Tuesday, December 22, 2015

Mukul Kesavan - Hedgehogs and foxes: Why the BJP won't change

As we approach the second commemoration of Good Governance Day, there's a nice irony to the fact that this proudly 'Hindu' regime set out so resolutely last year to secularize Christmas.

That a Bharatiya Janata Party-led government should publicly try to colonize Christmas wasn't surprising; what caught some commentators out was the speed with which the BJP and its affiliates began to ride their ideological hobby-horses. Within six months of coming to power, Narendra Modi's ministers, his members of parliament and the foot soldiers of the sangh parivar had begun performing adaptations of their greatest hits with the practised skill of a touring repertory company.

There were the clever ghar wapsi skits that offered a solution to the pressing problem of India becoming a Hindu-minority nation. Mohan Bhagwat gave us an insight into inclusiveness, Rashtriya Swayamsevak Sangh-style, when he declared that Christians and Muslims were apna maal, literally 'our material'. The venerable sanghi idea that Hindus are India's natural citizens while the others need to be naturalized, was memorably summarized by Sadhvi Niranjan Jyoti in her pithy distinction between Ramzadas and har****das. 
Even the RSS's ancient hostility to Mahatma Gandhi was reheated and served up by Sakshi Maharaj when he suggested that Nathuram Godse belonged in India's nationalist pantheon. In the skirmishes in Trilokpuri, BJP leaders dabbled in 'controlled polarization'. And then, towards the end of the year came Good Governance Day, the notional nativity of Jesus Christ rebranded as the actual birthday celebrations of Atal Bihari Vajpayee and Madan Mohan Malaviya. In this, if nothing else, the new regime rejected myth for history.

Symbolic though it was, Good Governance Day was a turning point in the career of Modi's government. It marked the moment when it became clear that the prime minister and his party were going to run the government from the further reaches of the majoritarian Right. Or to put it another way, it was the point when it became hard for Modi's 'centrist', 'reformist', even 'liberal' supporters to plausibly argue that the Hindu strongman of Gujarat had mutated into an inclusive prime minister.

It was the gratuitousness of the provocation that made it clear that the BJP couldn't help itself. Putting minorities in their place wasn't an optional extra for the BJP; it was its reason for being. A rational government of the centre-Right, one committed to getting its legislative agenda on the economy passed as smoothly as possible, given its weakness in the Upper House, might have deferred its culture war provocations till the heavy lifting of real governance was done. A government which really believed that it had been elected by a newly 'aspirational' India might have focused on meeting its - presumably material - aspirations. The trouble was that this vision of the BJP as the Indian equivalent of Germany's Christian Democrats and Modi as our answer to Angela Merkel was a fiction that lived only in the minds of op-ed commentators.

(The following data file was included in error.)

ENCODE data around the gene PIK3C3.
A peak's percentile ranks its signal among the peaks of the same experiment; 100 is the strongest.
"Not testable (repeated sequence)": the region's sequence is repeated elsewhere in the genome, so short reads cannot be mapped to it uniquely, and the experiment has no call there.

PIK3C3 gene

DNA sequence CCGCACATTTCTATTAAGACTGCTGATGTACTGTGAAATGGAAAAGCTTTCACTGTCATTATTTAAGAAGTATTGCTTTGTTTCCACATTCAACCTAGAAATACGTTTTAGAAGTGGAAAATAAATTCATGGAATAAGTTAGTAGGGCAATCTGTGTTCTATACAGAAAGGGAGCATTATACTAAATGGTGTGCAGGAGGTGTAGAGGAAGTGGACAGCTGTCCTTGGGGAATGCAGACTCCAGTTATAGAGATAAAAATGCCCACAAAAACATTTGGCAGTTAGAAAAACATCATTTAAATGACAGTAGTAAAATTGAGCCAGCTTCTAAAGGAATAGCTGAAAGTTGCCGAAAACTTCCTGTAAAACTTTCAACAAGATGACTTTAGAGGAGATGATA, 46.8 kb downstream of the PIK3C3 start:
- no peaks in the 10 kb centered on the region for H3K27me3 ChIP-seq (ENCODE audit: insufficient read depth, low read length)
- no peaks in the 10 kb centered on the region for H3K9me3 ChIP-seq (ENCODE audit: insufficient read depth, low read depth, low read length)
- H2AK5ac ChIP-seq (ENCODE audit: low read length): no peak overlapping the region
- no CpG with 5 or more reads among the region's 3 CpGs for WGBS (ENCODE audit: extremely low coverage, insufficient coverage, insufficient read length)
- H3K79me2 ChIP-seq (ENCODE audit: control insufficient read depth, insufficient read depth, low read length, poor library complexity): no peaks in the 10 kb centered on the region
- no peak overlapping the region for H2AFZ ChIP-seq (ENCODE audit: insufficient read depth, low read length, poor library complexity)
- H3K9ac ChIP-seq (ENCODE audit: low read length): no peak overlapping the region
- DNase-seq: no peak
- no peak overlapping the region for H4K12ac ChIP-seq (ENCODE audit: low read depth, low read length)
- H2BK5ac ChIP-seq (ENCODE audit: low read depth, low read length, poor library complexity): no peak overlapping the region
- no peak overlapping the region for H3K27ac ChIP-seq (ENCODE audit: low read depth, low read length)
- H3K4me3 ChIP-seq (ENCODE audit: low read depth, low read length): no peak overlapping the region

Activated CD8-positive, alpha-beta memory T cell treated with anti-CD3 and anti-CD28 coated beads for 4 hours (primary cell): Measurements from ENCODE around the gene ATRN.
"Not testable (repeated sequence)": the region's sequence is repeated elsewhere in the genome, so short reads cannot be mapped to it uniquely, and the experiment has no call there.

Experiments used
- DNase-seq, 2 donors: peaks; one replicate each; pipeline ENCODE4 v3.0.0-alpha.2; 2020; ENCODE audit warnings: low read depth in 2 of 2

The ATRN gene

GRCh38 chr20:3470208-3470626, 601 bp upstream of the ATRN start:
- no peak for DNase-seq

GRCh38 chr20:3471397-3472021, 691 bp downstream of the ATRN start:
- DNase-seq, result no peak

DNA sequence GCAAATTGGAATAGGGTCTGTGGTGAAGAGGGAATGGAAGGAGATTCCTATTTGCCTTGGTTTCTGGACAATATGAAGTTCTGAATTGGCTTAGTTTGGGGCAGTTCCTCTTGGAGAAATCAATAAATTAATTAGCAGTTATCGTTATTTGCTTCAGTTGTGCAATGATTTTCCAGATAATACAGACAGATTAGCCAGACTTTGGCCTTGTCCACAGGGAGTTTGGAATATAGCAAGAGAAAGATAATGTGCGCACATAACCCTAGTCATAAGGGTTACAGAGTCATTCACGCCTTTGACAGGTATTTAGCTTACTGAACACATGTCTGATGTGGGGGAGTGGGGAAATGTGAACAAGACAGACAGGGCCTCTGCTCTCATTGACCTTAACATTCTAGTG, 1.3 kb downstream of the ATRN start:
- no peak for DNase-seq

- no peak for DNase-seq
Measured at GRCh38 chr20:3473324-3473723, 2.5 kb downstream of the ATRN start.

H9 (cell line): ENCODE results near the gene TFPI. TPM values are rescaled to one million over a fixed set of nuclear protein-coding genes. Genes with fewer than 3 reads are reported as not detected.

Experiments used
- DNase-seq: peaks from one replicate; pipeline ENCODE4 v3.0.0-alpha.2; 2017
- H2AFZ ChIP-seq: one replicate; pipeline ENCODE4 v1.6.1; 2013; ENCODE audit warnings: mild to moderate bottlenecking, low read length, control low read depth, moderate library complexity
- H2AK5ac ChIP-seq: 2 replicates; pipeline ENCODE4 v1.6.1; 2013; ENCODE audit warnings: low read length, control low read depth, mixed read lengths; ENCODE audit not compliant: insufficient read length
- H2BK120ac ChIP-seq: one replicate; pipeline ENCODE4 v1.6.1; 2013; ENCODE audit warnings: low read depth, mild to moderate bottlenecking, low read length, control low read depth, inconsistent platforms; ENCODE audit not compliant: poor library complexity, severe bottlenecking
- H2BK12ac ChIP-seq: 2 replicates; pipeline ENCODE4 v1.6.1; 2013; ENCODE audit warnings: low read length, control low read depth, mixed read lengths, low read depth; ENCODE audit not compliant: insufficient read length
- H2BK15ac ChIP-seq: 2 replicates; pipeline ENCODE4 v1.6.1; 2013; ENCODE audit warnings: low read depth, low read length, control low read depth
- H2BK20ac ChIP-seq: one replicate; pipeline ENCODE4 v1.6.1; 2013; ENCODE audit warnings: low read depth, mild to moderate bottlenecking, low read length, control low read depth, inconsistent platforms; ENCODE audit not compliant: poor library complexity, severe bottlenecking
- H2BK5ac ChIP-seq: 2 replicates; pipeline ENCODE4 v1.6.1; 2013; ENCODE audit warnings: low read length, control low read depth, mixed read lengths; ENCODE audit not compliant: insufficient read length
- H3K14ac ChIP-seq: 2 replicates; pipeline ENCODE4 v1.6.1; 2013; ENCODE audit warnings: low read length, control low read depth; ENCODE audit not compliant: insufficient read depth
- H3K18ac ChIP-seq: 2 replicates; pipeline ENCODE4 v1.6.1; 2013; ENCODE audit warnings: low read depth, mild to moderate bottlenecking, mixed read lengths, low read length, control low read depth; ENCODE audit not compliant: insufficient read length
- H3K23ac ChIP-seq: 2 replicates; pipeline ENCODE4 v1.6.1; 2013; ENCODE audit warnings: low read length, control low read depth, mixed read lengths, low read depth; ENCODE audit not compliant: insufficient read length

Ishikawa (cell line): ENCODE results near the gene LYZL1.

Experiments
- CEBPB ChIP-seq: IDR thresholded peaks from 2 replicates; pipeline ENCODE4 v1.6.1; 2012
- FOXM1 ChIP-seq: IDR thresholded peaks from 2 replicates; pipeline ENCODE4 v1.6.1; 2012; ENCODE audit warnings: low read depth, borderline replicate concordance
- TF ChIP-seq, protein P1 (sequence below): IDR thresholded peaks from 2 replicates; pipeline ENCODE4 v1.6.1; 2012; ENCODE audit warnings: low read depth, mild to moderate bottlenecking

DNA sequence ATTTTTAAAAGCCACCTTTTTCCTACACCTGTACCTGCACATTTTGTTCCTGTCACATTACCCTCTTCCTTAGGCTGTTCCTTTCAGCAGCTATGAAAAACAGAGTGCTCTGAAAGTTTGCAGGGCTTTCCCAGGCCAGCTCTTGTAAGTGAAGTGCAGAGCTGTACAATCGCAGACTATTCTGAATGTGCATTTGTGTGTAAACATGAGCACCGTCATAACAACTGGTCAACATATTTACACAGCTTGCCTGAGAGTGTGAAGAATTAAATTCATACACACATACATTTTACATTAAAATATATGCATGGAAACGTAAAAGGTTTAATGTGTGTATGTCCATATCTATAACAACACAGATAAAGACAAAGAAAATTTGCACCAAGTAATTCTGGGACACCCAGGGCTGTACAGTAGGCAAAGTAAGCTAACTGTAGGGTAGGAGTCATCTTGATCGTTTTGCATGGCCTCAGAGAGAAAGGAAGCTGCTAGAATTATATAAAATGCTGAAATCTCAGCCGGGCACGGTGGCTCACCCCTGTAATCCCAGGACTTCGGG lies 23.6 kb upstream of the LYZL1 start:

The BJP won an absolute majority in Parliament last year because a third of India's electorate endorsed Modi and everything that he stood for. It wasn't as if the independent swing voter held her nose delicately and decided I'll vote for his economic dynamism despite the pogrom of 2002. Much more likely she saw his summary way with Muslims as a sign of the same decisiveness that made Vibrant Gujarat possible. Modi's great triumph in 2014 was that he was elected on his own terms without conceding an inch of ground to his critics. He understood this mandate rather better than his anglophone enablers did.

This is why, despite the fiasco of Good Governance Day, the BJP continued on its majoritarian way. It is the reason why the lynching at Dadri saw BJP ministers and chief ministers and members of parliament say vile and stupid things about a tragedy that occurred on another party's watch for which the BJP would, in the normal course, have borne no responsibility. And yet responsible members of the party and the government courted infamy. They couldn't help themselves; it's who they were. It was also what they thought their voters wanted. It's why the prime minister remained silent.